Islamic charity starts at home
Islamic charity starts at home: Feeding London’s homeless
The Children of Adam is a volunteer-based initiative that helps the homeless in central London. It’s a weekly outdoor soup kitchen in which Muslims and non-Muslims come together every Sunday to provide food, drinks, clothes, blankets and other basic provisions to people who are either homeless or in some way struggling to make ends meet. Around 100 men and women make use of our soup kitchen every week.
The group was initially set up following an “Iftar Flashmob” in Ramadan 2011. Iftar Flashmobs are relatively recent phenomena, which have been taking place up and down the country for a few years now. The idea behind them is that Muslims who are breaking their fast during the holy month of Ramadan should do so by sharing their evening meal with others who are less fortunate. In London in 2011 one of the largest Iftar Flashmobs took place at Lincoln’s Inn Field in Holborn (an area of London with a long history of soup kitchens) where fasting Muslims brought food and drinks with them and then shared their meals with the 100 or so homeless people who had also gathered there.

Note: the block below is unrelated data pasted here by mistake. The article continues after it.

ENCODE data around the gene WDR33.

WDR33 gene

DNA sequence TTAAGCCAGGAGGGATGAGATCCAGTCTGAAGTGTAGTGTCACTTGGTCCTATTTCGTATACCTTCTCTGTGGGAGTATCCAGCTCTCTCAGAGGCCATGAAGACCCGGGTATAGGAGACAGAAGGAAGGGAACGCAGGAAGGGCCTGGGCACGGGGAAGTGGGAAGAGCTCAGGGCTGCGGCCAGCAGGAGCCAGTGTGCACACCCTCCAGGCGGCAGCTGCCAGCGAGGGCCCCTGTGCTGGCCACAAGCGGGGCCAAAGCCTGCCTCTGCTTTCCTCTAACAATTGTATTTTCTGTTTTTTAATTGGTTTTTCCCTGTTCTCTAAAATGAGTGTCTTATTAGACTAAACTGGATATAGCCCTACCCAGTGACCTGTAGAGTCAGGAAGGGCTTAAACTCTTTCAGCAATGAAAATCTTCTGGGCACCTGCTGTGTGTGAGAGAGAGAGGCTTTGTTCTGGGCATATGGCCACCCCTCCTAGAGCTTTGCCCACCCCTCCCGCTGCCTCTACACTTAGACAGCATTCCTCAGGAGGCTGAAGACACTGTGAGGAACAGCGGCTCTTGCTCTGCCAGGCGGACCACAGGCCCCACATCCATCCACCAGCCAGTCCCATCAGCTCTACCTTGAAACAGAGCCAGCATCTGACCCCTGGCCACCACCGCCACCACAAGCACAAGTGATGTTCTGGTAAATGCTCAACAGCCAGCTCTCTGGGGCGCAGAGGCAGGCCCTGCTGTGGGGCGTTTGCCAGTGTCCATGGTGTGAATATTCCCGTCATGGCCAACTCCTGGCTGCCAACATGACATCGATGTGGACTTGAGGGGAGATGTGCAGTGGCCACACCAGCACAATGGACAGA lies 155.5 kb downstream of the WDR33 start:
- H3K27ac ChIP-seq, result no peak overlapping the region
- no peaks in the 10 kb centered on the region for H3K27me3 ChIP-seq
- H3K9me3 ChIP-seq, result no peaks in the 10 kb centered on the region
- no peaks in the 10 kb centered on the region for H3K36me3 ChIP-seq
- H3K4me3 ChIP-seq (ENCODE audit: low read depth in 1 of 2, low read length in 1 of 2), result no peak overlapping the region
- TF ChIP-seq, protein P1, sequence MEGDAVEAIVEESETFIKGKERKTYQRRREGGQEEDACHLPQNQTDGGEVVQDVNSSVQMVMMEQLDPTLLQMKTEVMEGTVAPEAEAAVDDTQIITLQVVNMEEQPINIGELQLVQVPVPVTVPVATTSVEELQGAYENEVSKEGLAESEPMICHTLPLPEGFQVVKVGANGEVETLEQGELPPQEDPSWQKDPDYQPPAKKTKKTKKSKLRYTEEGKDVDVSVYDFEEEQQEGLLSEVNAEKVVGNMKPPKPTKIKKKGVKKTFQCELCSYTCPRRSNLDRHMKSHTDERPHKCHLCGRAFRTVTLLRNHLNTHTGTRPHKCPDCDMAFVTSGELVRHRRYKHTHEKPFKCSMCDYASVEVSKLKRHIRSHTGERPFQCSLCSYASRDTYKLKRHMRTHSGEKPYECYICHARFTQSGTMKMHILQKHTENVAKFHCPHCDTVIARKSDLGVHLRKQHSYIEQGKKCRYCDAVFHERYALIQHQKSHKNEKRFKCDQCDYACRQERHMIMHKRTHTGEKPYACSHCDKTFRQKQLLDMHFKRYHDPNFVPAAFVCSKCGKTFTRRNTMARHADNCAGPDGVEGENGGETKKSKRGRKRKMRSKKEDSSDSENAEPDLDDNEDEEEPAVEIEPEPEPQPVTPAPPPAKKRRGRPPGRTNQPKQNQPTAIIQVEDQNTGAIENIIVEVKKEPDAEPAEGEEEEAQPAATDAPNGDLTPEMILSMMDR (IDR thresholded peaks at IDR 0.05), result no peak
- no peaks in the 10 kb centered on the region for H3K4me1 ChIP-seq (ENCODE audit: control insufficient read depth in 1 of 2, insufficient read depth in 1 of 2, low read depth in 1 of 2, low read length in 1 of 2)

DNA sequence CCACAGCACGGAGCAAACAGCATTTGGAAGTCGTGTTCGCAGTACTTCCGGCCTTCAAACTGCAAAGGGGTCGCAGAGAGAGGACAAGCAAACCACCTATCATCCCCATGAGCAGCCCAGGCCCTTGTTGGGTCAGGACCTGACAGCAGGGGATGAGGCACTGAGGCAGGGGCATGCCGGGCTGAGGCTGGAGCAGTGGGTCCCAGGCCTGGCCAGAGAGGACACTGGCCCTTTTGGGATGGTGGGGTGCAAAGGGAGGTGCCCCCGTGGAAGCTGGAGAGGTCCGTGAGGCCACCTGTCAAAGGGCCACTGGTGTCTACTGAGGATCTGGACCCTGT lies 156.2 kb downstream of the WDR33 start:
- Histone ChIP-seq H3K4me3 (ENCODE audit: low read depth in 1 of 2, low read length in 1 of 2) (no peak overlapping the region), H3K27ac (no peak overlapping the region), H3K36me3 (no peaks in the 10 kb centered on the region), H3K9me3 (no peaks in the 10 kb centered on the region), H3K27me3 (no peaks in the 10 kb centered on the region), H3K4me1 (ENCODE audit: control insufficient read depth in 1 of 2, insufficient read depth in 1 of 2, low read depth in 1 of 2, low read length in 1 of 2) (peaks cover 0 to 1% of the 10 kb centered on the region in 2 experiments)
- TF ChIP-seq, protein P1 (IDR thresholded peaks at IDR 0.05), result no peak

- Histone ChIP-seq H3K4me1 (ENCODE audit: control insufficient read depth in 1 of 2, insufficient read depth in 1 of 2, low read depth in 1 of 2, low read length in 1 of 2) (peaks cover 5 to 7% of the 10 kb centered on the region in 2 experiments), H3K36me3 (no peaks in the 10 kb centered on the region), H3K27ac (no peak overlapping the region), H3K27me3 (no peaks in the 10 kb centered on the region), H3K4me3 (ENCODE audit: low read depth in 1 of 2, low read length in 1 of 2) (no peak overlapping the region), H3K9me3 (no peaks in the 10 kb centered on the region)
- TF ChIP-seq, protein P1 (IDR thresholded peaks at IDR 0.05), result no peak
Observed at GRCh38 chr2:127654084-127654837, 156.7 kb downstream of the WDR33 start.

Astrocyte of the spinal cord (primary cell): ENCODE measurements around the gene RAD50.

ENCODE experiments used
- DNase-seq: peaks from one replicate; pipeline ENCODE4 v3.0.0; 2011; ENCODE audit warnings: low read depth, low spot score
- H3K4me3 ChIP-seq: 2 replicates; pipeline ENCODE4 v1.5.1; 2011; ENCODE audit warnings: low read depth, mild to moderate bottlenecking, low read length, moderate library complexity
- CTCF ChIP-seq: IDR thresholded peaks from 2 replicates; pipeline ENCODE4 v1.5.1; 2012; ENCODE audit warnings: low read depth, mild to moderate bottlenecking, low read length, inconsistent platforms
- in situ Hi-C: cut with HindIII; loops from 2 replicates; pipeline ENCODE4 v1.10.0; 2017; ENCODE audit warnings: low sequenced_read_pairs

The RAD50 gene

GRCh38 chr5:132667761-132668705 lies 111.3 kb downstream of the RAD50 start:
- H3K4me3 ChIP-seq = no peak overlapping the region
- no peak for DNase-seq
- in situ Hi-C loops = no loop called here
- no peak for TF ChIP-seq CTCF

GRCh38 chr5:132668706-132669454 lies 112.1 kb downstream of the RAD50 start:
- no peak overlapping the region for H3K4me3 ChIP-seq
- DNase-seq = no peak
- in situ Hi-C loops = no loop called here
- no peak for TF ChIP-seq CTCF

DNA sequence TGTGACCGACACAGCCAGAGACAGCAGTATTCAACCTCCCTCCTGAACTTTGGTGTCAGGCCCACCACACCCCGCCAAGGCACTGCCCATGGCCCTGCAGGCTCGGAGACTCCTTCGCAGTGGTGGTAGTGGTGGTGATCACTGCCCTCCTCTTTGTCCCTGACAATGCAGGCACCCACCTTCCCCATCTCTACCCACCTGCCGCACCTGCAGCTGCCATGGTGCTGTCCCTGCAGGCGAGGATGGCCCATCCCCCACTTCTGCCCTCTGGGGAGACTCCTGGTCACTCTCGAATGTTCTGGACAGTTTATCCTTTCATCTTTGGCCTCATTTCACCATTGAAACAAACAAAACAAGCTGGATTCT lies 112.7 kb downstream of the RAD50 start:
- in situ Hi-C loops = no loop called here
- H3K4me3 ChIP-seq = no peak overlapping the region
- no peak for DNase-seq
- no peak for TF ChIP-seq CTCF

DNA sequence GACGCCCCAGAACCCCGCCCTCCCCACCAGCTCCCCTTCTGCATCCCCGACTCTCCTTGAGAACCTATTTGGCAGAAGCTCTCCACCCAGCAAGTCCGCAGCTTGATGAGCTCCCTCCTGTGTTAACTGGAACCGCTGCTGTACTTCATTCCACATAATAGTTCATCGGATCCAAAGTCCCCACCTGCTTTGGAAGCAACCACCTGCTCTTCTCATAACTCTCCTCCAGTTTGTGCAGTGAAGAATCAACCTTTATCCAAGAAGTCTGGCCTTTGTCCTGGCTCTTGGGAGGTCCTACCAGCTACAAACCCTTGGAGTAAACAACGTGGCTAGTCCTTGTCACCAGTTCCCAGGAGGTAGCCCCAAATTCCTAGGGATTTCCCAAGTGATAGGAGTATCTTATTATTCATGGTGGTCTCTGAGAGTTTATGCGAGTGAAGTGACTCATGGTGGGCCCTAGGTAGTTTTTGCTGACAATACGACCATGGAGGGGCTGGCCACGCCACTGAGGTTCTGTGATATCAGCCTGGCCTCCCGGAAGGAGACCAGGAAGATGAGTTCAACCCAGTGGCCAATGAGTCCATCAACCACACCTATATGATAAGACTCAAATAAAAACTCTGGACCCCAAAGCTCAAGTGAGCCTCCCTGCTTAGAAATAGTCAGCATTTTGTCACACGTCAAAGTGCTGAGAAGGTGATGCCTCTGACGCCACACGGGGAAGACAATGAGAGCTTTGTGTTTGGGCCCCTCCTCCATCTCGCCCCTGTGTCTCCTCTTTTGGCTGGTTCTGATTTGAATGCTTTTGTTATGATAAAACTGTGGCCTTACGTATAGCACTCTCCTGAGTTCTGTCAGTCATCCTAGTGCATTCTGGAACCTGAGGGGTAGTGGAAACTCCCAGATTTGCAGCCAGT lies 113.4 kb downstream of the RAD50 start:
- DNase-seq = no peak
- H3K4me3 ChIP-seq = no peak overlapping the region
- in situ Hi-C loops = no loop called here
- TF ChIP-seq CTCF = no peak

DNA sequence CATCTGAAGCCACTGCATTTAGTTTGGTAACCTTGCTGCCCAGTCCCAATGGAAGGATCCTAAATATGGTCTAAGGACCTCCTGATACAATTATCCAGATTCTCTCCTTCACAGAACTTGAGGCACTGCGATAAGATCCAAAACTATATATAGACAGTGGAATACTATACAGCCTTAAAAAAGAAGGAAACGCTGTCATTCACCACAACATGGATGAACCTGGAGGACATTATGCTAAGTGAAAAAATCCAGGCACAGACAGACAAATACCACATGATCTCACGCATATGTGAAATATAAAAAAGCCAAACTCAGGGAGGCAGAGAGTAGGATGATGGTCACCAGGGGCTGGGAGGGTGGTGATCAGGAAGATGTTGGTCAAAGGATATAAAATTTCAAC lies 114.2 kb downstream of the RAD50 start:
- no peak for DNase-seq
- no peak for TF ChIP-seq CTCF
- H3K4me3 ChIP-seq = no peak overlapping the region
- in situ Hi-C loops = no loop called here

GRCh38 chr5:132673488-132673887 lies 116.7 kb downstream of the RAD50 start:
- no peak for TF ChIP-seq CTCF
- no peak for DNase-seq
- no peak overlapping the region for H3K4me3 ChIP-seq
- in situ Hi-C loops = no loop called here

Our volunteers come from all backgrounds and walks of life; we have Muslims and non-Muslims (although the volunteers are predominantly Muslim). Among our volunteers we have teachers, cab drivers, students, activists, housewives, nurses and so on.
One of the most appealing aspects of this sort of charitable initiative is the fact that it is so “hands on.” Instead of donating to a charity where the recipients are anonymous, we actually meet and talk to our recipients. We hand out the food ourselves and see it being eaten so there’s no element of uncertainty as to where the donations are going.
Almost as important as the food itself is the simple act of communication with the homeless. So many of them have said that, while the food and drink is really important to them (many survive from day to day predominantly on what the various soup kitchens provide), the other element they like is just the interaction with the volunteers. Too often they are just ignored sitting on park benches or street corners, and for our group to meet them once a week and ask how things are going since we saw them last seems to be a vital element of what we do to.
That sense of community spirit is what keeps the volunteers coming back week after week. The fact that they give up their Sundays at home with their families and instead chose to stand outside, exposed to the elements, be it snow, rain, sleet, sun etc… is a testament to how dedicated these volunteers are as well as how much they actually enjoy the experience. There’s a sense of purpose and achievement that comes with being a volunteer with a group like ours.
Similarly, the fact that around 100 homeless and disadvantaged people queue up in the rain, snow, sleet, sun etc… shows just how much this sort of service is needed (as well as, hopefully, how much they enjoy our company too).